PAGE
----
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Explaining racial differences in prostate cancer in the United States: Sociology or biology?†
Article first published online: 25 JUN 2004
Copyright © 2004 Wiley-Liss, Inc.
Volume 62, Issue 3, pages 243–252, 15 February 2005
How to Cite
Freedland, S. J. and Isaacs, W. B. (2005), Explaining racial differences in prostate cancer in the United States: Sociology or biology?. Prostate, 62: 243–252. doi: 10.1002/pros.20052
- Issue published online: 16 DEC 2004
- Article first published online: 25 JUN 2004
- Manuscript Accepted: 19 DEC 2003
- Manuscript Received: 9 DEC 2003
- National Institute of Health/National Cancer Institute (SPORE grant). Grant Number: P50CA58236
- Department of Defense, Prostate Cancer Research Program. Grant Number: PC030666
- prostate cancer;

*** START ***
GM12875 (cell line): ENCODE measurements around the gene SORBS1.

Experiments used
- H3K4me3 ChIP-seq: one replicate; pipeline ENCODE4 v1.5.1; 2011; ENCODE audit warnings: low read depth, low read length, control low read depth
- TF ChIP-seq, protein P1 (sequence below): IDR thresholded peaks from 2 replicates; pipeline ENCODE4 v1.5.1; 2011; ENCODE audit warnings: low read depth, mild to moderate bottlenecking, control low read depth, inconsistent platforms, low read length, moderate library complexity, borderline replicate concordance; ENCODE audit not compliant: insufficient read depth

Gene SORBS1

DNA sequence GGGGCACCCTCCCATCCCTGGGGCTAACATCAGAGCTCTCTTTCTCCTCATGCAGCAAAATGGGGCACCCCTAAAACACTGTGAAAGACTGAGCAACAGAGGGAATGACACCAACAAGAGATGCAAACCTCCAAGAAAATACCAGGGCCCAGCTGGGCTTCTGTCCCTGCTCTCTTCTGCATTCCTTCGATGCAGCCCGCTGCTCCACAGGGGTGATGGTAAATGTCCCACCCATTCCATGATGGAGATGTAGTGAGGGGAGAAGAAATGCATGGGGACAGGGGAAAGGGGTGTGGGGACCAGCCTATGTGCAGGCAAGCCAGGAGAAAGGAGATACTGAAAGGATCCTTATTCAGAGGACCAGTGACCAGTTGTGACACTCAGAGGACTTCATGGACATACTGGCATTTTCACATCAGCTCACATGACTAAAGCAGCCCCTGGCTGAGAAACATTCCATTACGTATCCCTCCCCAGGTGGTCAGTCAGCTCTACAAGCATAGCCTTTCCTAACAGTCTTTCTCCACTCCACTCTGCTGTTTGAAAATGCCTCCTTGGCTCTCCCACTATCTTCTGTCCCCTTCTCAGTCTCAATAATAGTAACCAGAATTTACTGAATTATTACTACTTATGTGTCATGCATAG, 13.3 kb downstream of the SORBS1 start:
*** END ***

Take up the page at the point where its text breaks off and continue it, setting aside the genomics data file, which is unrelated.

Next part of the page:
Black men in the United States have the highest incidence and mortality from prostate cancer in the world. Even after adjusting for stage at diagnosis, black men have higher mortality rates than white men. Multiple reasons have been postulated to explain these findings including access to care, attitudes about care, socioeconomic and education differences, differences in type and aggressiveness of treatment, dietary, and genetic differences. While each reason may contribute to the higher incidence or higher mortality, likely combinations of reasons will best explain all the findings. Racial differences in socioeconomic status have been well established and we review the significance of these findings in relationship to prostate cancer. Also, with recent advances in the understanding of genetic variation in the human genome, in general, and in the genes involved in pathways relevant to prostate cancer biology, in particular, a number of genes with alleles which differ in frequency between black and white men have been proposed as a genetic cause or contributor to the increased prostate cancer risk in black men. However, the clinical significance of these genetic differences is not fully known. Finally, we conclude with some thoughts as to how to integrate the findings from sociological as well as biological studies and touch upon methods to reduce the disparate burden of prostate cancer among blacks in the United States. © 2004 Wiley-Liss, Inc.